C.K.'s current purgatory, though, could be just a tad more redemptive if I heard that he had personally apologized to those women individually rather than through a "group regret."

The irony is that C.K.'s comedy act, which could be very funny and which I enjoyed, was often based on sleazy one-liners and situations that in retrospect qualified as sexual harassment.

Not to worry, I'm not about to excuse his actions. Right now I could not watch his routines without the image of his actions ruining the jokes.

He isn't that funny anymore, but at least he took a stab at being honest.

A small moment of grace

Someone once told me that "grace" is not some dramatic, God-driven event with angels with trumpets marking the occasion, but rather an unexpected moment of joy or revelation.

I had one of those moments last Easter when my friend Anita emerged from her small and chaotic kitchen in San Antonio with a ham and all the fixings for an unexpected, amazing dinner, which Stew, I and her shared on an improvised table in her living room. I told her this was definitely a moment of grace.

Grace in action: The moth is on the right-hand side, clinging to the
hem of the plastic cloth. 
This morning, while sitting on the terrace enjoying the perfect weather and views of the landscape I had a moment of grace: small, private and amazing.

I think I witnessed a white moth clinging to the plastic tablecloth and undergoing the final moments of metamorphosis. The caterpillar and the striped caterpillar were still attached, but it seemed as if the moth was trying to break free.

I got my phone to try to take a photo but I'm afraid it didn't come out very well. Still, after five more minutes of gentle struggle the moth broke free and flew off. I don't know where the striped caterpillar went, or if it just became part of the moth.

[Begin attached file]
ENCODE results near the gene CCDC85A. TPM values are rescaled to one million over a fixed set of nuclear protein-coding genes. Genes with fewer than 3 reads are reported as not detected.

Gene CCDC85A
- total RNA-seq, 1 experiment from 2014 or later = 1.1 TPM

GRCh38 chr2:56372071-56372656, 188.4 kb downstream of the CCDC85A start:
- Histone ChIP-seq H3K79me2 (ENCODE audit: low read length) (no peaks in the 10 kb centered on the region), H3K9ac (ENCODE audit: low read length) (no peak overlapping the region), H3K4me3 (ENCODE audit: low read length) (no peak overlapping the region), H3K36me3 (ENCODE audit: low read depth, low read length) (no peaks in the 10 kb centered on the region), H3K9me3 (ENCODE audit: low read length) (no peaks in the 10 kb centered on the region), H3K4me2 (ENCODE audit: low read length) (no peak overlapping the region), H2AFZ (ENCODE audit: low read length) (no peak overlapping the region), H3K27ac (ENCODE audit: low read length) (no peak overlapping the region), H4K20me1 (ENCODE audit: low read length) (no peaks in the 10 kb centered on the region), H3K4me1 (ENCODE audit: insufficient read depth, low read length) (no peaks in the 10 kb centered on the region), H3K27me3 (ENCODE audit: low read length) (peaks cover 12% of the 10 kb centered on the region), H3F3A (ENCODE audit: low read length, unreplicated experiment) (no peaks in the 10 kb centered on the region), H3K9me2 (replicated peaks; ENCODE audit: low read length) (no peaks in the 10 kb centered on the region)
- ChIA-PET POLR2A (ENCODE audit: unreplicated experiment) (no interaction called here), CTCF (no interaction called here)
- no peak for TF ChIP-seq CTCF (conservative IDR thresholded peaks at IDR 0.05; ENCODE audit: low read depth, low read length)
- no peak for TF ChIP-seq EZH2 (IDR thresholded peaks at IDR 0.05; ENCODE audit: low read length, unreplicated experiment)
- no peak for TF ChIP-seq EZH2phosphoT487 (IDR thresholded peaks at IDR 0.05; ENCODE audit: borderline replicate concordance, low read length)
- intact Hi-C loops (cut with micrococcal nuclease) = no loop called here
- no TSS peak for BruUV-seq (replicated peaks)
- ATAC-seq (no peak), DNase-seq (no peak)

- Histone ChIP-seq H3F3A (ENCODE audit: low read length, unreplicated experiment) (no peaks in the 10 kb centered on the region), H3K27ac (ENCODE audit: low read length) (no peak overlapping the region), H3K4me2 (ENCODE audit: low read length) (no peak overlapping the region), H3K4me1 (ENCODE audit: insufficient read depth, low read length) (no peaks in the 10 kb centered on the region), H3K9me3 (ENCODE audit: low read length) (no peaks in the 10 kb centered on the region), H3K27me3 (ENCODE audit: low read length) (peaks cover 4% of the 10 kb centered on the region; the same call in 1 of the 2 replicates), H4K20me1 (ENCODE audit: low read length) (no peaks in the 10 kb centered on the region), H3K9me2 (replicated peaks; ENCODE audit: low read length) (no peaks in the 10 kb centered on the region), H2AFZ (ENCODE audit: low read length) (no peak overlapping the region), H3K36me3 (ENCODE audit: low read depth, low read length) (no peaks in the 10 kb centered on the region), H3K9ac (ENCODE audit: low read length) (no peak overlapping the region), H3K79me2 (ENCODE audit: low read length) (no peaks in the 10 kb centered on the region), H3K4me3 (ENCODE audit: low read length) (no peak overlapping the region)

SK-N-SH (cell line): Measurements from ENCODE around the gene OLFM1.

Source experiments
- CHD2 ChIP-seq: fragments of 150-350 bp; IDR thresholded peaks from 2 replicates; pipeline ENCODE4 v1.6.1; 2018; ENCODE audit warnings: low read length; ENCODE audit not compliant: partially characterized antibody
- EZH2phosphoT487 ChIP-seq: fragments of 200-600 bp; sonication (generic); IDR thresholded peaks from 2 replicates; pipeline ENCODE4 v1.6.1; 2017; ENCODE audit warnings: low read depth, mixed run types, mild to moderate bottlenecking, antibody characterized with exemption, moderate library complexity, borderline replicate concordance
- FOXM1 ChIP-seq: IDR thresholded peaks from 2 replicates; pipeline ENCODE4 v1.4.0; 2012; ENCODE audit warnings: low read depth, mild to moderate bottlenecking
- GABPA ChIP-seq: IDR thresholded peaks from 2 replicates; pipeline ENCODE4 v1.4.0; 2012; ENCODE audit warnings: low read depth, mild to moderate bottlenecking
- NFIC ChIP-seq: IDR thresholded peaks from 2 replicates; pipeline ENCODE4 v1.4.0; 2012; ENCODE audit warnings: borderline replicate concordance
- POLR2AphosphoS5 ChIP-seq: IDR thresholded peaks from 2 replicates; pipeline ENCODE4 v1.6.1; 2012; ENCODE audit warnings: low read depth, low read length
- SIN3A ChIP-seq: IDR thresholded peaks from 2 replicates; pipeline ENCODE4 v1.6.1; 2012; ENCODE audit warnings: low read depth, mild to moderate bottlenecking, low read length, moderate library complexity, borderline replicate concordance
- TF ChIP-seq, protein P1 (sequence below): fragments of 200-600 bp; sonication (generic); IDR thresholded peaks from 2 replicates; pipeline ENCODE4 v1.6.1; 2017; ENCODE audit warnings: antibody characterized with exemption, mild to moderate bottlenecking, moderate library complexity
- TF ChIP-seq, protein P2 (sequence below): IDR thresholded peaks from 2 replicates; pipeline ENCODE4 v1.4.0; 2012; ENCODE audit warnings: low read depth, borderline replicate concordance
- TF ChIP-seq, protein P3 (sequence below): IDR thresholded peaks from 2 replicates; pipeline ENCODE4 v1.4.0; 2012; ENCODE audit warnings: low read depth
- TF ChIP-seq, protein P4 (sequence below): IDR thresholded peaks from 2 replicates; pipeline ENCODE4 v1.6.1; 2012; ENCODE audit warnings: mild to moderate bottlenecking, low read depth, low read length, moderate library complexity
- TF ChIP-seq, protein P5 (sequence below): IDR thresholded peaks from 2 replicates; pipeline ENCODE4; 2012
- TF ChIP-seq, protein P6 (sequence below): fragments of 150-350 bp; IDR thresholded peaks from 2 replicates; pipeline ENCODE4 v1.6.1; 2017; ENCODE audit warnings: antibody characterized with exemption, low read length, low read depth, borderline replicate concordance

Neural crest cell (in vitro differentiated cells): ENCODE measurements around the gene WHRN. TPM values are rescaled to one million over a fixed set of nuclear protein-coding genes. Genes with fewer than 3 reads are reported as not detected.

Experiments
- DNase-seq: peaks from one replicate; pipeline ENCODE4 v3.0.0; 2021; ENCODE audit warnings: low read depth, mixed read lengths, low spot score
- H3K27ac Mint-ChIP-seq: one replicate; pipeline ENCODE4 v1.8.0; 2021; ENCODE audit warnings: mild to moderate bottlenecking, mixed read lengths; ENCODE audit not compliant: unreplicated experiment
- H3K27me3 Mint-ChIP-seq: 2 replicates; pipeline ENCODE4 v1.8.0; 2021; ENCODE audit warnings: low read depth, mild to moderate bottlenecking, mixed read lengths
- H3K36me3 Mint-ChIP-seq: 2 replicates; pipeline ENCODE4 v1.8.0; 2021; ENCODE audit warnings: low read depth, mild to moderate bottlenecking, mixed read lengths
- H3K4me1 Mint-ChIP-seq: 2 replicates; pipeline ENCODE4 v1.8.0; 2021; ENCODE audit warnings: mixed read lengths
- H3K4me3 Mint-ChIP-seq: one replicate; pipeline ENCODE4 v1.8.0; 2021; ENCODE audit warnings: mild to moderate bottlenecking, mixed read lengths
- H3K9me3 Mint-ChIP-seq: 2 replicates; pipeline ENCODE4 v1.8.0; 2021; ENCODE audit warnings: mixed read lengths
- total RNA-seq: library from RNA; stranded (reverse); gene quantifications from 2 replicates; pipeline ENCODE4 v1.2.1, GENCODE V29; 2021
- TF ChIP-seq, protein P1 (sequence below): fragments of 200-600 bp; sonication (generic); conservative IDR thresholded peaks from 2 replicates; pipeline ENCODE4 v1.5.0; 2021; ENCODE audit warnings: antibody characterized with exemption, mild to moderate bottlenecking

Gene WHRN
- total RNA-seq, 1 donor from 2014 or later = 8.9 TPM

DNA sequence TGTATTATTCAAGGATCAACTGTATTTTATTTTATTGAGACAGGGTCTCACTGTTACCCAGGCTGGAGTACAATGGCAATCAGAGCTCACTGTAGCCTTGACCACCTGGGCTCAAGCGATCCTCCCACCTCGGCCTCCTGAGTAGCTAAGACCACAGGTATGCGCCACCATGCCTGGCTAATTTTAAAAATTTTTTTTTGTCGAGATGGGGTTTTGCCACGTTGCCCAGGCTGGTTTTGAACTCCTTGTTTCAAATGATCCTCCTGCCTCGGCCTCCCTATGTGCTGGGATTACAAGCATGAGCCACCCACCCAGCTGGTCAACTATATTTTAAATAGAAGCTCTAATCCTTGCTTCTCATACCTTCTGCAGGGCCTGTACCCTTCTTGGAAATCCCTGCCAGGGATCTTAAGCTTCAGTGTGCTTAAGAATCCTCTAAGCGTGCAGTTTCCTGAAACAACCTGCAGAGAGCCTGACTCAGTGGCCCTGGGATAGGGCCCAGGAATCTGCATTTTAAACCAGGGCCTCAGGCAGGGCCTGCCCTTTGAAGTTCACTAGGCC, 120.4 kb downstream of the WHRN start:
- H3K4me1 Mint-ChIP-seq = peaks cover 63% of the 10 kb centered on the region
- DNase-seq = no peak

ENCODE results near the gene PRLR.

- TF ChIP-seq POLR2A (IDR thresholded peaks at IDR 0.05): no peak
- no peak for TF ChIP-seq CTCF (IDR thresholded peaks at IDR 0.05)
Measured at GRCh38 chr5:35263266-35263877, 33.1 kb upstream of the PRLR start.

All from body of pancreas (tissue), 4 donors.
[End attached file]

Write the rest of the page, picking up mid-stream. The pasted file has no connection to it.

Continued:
Right after breakfast, cup of coffee in hand, I usually sit outside and read a chapter from a book called "Emotional Sobriety", which I recommend to everyone whether they recovering alcoholics or not. A chapter a day starts my day on a calm note no matter how much trivia I might have fluttering inside my head.

But I didn't do my reading this morning: I felt as if witnessing this small miracle was my meditation and moment of grace for today.

Thursday, November 9, 2017

Tooling about in a slightly odd Italian machine

When we went on a solo driving tour of Italy a couple of weeks ago, Mother Hertz unexpectedly let us borrow a nifty black Alfa Romeo Q4 Giulia Veloce for ten days. 

Before you start having fantasies about Marcello Mastroianni and Sophia Loren vrooming about on the Italian Riviera in a Alfa Romeo convertible, their Gucci silk scarves fluttering in the wind, allow me to dampen your imagination a bit.

No Marcello behind the wheel. 
This was Al and Stew, scarf-less, driving a far more modest Alfa Romeo with a four-cylinder diesel that had decent acceleration with a respectable growl from under the hood. It had oversized wide tires that really grabbed the winding  backroads in the Tuscan countryside.

Except for the day we went to Pisa, when a relentless downpour made it look as if the famous tower was really sinking into the mud, we had glorious fall weather, mild temperatures and landscapes of vineyards turning color as far as we could see. 

The car also had a couple of peculiar features: a lane-changing sensor and an often incomprehensible English-Italian navigation system.

The lane sensor would let out a honking sound through the music system whenever the car strayed onto another lane without the benefit of turn signals. The first time we heard the ominous honk-honk, we didn't know what it was or where it came from. We have no idea how this lane sensor worked.

It took several miles and randomly turning various knobs on the dashboard before we figured it was a uniquely Italian safety feature. Honk-honk. 

Italian wine country.


The navigation system was a study in bilingual confusion. It was set to English, so a female voice with a proper British accent—think Judi Dench—imparted the directions, while the actual street names were mumbled by either Judi trying to speak Italian or Sophia under the influence of something.

"In one hundred mee-tahs, turn right onto Garagiolafettuccinemarzippano!"

"What did she say?" we would ask each other, while we tried to match the Italian directions with street or road signs, often in vain.

At one point, mixed-up directions put us on a dirt road that dead-ended at the front gate of someone's house. We backed up and got on another dirt road for about an hour before the Alfa Romeo led us to a proper highway.